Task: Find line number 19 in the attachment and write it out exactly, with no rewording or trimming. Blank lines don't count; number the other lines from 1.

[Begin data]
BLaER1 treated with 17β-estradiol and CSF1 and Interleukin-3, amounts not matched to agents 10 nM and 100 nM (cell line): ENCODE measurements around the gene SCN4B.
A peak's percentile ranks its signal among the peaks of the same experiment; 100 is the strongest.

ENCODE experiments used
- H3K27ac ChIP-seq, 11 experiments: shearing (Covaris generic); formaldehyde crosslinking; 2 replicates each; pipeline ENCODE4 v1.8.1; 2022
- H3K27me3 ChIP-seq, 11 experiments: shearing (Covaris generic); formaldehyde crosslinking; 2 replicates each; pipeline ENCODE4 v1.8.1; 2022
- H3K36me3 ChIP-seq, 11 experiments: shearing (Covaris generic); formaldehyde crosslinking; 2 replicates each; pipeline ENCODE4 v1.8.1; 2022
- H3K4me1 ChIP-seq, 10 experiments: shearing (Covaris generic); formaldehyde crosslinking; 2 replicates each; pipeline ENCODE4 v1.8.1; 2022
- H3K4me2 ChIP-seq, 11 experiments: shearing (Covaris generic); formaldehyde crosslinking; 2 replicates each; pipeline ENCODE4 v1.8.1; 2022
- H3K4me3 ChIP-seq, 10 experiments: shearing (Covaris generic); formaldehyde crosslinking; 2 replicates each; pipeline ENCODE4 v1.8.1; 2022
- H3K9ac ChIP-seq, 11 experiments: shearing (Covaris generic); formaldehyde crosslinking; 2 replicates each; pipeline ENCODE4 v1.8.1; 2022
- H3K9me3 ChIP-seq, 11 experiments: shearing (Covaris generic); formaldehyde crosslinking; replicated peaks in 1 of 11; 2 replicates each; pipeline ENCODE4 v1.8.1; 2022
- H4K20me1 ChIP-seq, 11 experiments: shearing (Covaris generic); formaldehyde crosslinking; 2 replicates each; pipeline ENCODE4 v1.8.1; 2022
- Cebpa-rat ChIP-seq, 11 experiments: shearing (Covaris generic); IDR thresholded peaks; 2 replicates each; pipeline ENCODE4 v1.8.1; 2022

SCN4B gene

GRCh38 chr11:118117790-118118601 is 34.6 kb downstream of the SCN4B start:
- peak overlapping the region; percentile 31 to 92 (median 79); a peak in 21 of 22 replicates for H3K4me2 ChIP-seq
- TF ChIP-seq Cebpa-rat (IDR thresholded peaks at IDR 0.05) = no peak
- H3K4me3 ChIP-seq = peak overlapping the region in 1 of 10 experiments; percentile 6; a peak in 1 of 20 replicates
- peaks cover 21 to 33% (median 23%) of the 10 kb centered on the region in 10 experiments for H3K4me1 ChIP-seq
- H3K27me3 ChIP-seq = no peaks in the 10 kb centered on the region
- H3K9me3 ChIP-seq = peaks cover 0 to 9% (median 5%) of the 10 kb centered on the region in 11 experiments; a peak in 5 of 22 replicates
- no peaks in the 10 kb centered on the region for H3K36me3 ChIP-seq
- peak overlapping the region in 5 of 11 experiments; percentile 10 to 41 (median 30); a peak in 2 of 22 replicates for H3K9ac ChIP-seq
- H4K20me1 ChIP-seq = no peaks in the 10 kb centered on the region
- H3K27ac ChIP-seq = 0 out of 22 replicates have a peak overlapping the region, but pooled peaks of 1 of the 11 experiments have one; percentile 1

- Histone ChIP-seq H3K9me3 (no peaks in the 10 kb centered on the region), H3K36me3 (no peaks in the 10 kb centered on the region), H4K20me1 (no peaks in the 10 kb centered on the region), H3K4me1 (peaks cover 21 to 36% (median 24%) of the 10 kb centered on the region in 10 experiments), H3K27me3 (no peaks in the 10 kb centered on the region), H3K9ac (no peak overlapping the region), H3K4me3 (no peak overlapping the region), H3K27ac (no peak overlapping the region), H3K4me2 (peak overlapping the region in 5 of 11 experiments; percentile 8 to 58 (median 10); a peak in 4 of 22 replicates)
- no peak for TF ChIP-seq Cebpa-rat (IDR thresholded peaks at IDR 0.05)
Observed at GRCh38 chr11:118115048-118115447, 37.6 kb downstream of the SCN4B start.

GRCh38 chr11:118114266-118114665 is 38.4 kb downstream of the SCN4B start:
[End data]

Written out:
- peaks cover 21 to 33% (median 23%) of the 10 kb centered on the region in 10 experiments for H3K4me1 ChIP-seq